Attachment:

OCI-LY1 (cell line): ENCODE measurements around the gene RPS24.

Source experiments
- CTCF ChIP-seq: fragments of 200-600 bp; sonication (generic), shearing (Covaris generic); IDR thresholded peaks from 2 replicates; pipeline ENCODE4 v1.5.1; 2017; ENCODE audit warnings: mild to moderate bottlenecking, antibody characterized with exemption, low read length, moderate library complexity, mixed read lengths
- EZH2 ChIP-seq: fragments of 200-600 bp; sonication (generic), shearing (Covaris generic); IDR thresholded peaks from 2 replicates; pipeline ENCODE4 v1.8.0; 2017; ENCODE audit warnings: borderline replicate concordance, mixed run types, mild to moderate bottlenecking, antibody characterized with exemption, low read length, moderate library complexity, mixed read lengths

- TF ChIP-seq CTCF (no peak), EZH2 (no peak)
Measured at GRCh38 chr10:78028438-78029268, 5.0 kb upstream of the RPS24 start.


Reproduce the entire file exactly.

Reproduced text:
OCI-LY1 (cell line): ENCODE measurements around the gene RPS24.

Source experiments
- CTCF ChIP-seq: fragments of 200-600 bp; sonication (generic), shearing (Covaris generic); IDR thresholded peaks from 2 replicates; pipeline ENCODE4 v1.5.1; 2017; ENCODE audit warnings: mild to moderate bottlenecking, antibody characterized with exemption, low read length, moderate library complexity, mixed read lengths
- EZH2 ChIP-seq: fragments of 200-600 bp; sonication (generic), shearing (Covaris generic); IDR thresholded peaks from 2 replicates; pipeline ENCODE4 v1.8.0; 2017; ENCODE audit warnings: borderline replicate concordance, mixed run types, mild to moderate bottlenecking, antibody characterized with exemption, low read length, moderate library complexity, mixed read lengths

- TF ChIP-seq CTCF (no peak), EZH2 (no peak)
Measured at GRCh38 chr10:78028438-78029268, 5.0 kb upstream of the RPS24 start.